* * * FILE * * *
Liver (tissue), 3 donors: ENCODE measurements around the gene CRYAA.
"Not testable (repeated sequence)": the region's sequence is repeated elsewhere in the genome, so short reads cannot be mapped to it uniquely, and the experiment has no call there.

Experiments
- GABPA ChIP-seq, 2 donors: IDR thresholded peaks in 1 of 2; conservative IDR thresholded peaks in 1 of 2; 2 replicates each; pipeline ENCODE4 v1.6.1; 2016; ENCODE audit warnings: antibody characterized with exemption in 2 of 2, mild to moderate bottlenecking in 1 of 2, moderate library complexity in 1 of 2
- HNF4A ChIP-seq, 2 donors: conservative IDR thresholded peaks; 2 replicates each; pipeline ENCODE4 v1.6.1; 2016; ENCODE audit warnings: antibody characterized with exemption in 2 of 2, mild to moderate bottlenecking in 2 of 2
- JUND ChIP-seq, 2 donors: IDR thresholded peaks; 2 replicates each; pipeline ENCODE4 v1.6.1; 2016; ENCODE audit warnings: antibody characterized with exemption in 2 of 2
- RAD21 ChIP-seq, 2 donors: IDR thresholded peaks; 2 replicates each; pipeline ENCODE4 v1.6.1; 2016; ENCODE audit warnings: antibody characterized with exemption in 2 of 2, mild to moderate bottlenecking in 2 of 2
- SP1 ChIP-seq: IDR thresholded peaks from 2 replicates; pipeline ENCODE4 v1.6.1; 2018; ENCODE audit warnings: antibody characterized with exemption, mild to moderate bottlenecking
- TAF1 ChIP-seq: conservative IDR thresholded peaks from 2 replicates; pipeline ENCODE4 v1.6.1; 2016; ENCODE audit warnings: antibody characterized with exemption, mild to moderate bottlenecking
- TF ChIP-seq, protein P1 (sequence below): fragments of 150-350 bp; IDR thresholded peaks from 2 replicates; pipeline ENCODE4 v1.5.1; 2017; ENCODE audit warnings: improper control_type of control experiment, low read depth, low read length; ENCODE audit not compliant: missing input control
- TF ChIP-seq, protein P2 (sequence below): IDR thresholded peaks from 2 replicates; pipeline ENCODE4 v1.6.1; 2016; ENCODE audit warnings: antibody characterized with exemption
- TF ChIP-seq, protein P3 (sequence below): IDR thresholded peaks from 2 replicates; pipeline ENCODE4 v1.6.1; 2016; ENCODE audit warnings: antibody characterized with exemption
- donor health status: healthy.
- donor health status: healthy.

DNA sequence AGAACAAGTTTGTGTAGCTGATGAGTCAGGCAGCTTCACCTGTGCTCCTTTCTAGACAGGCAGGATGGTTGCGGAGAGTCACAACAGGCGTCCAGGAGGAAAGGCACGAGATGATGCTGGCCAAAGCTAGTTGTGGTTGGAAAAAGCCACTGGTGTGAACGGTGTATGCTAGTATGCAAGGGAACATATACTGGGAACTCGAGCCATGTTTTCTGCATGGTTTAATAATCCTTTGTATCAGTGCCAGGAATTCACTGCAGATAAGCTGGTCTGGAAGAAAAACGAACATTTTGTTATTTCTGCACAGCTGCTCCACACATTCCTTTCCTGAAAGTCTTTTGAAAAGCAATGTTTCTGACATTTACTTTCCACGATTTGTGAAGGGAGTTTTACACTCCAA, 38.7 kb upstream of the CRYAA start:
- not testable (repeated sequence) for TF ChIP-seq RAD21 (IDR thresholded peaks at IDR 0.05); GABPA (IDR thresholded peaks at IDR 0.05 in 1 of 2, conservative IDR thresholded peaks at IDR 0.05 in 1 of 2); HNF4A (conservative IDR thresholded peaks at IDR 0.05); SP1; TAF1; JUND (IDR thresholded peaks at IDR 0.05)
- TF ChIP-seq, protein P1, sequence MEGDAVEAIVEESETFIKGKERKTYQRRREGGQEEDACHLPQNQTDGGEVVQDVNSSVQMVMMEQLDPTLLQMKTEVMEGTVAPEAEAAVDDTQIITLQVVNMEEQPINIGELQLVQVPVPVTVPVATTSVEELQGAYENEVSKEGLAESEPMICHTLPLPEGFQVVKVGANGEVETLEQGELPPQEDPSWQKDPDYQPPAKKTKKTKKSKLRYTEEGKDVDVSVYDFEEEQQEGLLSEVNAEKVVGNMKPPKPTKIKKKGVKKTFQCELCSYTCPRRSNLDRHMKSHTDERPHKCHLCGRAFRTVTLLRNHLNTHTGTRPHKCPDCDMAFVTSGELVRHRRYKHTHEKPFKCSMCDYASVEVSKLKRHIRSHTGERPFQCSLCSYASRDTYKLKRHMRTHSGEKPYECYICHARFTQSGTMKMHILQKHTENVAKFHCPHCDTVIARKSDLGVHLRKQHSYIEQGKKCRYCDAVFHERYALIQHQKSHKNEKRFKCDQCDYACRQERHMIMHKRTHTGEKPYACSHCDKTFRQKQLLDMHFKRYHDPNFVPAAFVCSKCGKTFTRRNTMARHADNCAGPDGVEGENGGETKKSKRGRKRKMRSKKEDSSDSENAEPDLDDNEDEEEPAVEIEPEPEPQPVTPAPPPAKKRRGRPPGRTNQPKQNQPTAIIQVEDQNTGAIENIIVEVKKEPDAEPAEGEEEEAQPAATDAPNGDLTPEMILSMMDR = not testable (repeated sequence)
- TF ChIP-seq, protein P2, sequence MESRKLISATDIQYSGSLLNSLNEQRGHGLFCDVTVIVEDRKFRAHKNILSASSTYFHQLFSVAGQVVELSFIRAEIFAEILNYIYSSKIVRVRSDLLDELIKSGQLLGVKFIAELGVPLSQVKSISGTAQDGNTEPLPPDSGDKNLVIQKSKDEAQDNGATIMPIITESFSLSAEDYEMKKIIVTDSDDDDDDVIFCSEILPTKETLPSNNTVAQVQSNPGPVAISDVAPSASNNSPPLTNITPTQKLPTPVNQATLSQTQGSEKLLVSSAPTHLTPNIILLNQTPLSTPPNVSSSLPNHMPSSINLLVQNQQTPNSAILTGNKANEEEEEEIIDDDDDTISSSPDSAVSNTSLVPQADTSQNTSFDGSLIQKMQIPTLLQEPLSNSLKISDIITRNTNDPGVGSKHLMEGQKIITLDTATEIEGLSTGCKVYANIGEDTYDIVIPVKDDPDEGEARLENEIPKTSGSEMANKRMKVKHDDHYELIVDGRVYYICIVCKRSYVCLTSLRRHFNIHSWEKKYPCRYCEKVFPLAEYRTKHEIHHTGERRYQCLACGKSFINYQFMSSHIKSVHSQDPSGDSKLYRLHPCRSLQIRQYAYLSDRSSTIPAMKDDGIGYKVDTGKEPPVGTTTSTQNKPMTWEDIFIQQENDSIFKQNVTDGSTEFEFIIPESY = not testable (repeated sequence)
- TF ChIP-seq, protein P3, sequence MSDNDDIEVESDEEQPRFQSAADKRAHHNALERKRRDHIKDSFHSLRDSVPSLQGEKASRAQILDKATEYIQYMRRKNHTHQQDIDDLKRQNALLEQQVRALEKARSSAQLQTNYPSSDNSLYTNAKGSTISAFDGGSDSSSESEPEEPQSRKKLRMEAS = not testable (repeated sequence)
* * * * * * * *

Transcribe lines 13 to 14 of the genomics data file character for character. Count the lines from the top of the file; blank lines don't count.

- donor health status: healthy.
- donor health status: healthy.